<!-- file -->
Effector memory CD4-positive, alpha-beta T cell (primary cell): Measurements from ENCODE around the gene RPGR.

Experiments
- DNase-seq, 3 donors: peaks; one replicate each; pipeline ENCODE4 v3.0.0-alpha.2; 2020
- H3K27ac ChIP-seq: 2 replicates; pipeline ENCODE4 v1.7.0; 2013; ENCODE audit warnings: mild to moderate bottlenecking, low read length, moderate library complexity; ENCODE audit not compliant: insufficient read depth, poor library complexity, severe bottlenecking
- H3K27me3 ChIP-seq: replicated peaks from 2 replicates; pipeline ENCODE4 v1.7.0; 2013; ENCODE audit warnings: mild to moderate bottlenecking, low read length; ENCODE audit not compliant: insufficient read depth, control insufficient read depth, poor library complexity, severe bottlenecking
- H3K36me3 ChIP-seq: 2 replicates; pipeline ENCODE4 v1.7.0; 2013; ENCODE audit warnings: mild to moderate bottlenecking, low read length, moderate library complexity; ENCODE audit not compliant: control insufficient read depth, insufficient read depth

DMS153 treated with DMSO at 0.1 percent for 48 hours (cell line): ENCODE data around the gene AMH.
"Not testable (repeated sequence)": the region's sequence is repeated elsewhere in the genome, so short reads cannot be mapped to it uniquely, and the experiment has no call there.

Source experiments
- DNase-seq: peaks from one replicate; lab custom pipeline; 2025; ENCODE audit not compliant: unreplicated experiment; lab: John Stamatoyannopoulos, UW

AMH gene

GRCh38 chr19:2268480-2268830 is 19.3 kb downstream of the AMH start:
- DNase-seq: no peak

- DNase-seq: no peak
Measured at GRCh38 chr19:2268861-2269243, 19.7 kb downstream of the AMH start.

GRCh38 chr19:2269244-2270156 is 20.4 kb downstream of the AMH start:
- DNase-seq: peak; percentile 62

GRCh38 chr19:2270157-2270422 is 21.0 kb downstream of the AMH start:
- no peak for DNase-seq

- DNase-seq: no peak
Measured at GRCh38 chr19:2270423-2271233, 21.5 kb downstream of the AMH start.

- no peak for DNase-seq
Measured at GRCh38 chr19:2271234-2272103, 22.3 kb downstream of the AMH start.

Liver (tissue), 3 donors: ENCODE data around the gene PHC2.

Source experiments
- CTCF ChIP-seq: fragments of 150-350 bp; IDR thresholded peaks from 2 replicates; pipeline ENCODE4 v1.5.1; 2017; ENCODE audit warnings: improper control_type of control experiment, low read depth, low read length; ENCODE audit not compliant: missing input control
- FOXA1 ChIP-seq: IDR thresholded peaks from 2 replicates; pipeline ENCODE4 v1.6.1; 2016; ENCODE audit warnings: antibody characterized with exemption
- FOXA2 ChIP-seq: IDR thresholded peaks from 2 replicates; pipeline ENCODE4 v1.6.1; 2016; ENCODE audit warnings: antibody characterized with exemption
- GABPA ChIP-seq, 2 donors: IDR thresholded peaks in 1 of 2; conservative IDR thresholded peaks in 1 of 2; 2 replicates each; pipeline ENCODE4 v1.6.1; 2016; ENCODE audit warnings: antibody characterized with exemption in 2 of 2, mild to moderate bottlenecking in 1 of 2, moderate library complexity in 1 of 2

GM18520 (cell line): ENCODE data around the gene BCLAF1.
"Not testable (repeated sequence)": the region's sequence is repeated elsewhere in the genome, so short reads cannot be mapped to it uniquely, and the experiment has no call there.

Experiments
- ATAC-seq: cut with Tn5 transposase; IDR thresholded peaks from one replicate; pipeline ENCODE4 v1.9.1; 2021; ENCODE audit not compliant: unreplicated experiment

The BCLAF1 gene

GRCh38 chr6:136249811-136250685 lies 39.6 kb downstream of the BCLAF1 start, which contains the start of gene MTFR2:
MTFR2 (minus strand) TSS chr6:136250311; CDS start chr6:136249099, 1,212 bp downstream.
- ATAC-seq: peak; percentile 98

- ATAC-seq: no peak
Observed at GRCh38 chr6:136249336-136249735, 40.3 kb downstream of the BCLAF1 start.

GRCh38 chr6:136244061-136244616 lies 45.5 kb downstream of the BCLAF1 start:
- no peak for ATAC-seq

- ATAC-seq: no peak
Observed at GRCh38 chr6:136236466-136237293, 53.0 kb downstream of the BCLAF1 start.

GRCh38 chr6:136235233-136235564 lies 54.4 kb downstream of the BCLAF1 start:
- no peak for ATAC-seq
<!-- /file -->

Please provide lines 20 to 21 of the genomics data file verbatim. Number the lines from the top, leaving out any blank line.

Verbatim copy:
- DNase-seq: no peak
Measured at GRCh38 chr19:2270423-2271233, 21.5 kb downstream of the AMH start.